of a friend Inquired of the old man
If he was the sexton. "W ell, mam,"
ho said, “ folks used to call me the
sexton, then they called me the beetle,
and now they calls me the ‘wlrgin:’ ”
“ Yes, he's quite an enthusiastic golf
player now, but he's worrying a good
deal because he's so small.”
“ Afraid he'll never get to be an ex
A L o n g - S u f f e r in g E y e .
“ Not at all. He's afraid there won't
A teacher In English composition be room enough on him for all the
had been giving lessons In the use of medals he's going to win."— Philadel
the active voice. “ For Instance," said phia Press.
he, "Instead o f saying a 'tree might
have been seen on the lawn,' say, 'a
Pretty Good Ncheme.
tree rose from the law n .'" The next
A Somerville man la thinking seri
day a boy handed In a composition ously o f keeping his furnace fire go
which begun: “ Every morning when I ing all summer long. H * heard his
look out o f the window a brick wall w ife say the other day tnat It Isn't
falls on my eye."
any use at all to begin cleaning house
until after the furnace fire had gone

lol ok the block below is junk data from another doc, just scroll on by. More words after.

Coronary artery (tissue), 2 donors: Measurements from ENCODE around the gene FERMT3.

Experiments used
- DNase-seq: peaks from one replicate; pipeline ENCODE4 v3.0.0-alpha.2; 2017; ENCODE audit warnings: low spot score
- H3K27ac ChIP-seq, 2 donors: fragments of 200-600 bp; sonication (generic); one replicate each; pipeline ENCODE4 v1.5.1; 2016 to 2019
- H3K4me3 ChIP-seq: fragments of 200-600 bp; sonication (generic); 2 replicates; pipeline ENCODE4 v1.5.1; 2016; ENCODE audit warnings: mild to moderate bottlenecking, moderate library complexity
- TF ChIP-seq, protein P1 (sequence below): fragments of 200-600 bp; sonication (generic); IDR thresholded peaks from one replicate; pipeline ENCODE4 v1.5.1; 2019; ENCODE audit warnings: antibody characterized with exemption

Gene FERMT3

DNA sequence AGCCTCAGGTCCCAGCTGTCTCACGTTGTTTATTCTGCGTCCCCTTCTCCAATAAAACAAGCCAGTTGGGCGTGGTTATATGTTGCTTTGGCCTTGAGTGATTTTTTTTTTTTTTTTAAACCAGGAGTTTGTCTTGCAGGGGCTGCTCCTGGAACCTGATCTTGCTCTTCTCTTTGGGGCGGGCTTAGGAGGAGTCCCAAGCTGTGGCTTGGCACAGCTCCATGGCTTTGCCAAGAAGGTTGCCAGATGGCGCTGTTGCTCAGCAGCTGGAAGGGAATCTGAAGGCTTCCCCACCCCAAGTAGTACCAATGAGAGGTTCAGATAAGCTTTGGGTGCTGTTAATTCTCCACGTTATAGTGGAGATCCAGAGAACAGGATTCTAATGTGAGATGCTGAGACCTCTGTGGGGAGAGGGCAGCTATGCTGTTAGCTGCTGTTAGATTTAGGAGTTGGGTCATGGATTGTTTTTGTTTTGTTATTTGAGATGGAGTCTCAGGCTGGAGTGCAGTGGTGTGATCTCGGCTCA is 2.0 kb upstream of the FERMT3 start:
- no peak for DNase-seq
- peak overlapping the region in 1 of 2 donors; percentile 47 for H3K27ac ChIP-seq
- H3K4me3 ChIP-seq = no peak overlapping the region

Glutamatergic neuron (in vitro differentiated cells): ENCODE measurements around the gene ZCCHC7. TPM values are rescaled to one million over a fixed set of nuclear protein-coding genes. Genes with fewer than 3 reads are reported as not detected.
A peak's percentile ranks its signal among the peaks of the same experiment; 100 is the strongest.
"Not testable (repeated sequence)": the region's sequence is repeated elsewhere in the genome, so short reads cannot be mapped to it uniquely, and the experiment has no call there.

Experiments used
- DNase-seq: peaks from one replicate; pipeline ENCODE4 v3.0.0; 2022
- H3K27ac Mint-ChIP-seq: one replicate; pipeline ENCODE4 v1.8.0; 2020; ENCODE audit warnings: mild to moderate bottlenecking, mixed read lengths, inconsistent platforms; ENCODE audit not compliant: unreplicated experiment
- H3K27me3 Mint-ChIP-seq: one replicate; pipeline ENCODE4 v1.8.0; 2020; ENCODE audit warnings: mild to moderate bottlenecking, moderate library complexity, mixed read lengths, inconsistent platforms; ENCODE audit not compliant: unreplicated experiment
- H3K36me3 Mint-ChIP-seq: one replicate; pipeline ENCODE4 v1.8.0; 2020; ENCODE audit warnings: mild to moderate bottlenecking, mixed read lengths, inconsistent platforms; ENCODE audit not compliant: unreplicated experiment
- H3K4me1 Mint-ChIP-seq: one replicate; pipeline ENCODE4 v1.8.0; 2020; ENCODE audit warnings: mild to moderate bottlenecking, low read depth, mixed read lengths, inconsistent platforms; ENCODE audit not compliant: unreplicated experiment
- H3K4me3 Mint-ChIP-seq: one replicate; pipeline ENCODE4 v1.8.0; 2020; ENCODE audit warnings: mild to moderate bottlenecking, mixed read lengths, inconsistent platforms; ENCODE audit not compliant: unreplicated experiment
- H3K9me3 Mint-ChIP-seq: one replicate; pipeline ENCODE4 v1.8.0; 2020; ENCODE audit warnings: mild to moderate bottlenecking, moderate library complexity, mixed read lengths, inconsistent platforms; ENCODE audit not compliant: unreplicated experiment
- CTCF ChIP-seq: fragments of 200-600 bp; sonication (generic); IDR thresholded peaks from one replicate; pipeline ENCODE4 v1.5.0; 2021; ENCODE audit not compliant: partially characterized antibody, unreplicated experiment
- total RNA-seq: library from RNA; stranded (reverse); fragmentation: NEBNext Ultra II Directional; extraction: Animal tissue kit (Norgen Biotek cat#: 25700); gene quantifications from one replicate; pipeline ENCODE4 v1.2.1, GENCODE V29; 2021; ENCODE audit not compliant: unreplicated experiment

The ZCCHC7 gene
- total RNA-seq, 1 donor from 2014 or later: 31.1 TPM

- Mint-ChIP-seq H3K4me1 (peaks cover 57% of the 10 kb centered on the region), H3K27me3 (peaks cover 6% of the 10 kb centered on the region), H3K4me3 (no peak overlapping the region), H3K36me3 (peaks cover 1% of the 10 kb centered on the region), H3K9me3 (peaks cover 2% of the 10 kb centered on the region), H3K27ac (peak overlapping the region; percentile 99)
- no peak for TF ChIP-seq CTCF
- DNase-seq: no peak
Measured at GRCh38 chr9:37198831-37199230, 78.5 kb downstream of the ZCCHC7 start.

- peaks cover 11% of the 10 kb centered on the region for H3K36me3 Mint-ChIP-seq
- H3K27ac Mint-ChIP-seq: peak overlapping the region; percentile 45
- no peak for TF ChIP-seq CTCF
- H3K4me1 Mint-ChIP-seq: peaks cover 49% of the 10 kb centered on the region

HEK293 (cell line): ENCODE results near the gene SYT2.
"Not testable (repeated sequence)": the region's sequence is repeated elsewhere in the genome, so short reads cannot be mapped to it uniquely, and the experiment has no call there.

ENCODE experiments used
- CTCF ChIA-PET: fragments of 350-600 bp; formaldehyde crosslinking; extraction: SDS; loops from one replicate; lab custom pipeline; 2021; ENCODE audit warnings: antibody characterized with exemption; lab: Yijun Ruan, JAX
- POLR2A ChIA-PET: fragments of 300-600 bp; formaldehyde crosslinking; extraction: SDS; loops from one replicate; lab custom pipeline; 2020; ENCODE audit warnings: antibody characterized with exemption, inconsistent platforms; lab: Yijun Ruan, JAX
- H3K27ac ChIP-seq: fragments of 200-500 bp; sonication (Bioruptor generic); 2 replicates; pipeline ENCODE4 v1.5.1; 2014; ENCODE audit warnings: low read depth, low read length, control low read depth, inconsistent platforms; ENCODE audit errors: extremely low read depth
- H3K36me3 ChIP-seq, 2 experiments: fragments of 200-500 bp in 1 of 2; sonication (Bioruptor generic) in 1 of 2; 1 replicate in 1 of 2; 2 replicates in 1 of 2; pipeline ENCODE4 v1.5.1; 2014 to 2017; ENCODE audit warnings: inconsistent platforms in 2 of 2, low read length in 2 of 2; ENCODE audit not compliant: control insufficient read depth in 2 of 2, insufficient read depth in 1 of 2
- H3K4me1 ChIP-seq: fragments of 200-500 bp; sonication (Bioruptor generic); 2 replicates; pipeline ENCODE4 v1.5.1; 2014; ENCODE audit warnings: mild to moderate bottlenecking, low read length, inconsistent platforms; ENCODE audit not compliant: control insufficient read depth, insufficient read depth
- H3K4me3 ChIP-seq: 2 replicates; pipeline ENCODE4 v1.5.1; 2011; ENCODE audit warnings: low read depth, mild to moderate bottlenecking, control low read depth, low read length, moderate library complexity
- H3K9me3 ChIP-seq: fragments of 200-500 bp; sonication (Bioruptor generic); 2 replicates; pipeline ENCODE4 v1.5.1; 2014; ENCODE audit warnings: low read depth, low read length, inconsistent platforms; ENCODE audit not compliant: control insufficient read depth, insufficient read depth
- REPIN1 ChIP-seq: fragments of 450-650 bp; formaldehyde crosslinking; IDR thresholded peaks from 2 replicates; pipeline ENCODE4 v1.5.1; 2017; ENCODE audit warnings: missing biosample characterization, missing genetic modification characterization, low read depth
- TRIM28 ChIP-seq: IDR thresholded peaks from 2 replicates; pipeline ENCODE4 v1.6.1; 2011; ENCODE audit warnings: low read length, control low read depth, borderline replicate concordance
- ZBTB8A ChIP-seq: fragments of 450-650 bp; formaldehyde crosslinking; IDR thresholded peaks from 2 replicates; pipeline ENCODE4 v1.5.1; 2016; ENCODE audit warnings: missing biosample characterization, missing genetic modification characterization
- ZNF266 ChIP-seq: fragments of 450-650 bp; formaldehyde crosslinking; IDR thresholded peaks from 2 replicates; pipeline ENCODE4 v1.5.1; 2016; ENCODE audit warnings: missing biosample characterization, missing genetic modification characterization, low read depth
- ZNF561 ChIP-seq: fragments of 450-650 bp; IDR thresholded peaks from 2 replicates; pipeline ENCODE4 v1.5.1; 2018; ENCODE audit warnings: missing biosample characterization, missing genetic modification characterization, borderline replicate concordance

A man Introduced hla w ife to a ou t— Somerville Journal.
friend to-day In this way: "Mr. Smith,
this la the Old Lady.”
People flirt with trouble too much.
RETURNS PENSION MONEY.
A g e d W o m a n L e a r n s H e r H n s b a n d Ob
ta in e d D iv o rc e .
of the Hair
The Pension Office conscience fund,
only recently started by two old sol
diers refusing longer to take bounty
from Uncle Sam because they felt
themselves able to earn a livelihood,
gained an unexpected addition this
morning when a New York draft,
amounting to $666.40, returning money
There are four verses. Verse
which a pensioner felt had been drawn
1. A ye r’s Hair Vigor makes
unlawfully, was received. The money
thehairgrow. Verse2. A yer’s
was returned to the treasury and ar
rangements made to discontinue the
Hair Vigor stops falling hair.
Verse 3. A yer’s Hair Vigor
According to an unsigned letter
cu res d a n d ru ff. V e rs e 4.
which accompanied tbe draft, the pen
sioner, who Is now a woman of more
A ye r’s Hair Vigor always re
than fourscore years, has Just discov
stores color to gray hair. The
ered that her husband secured a di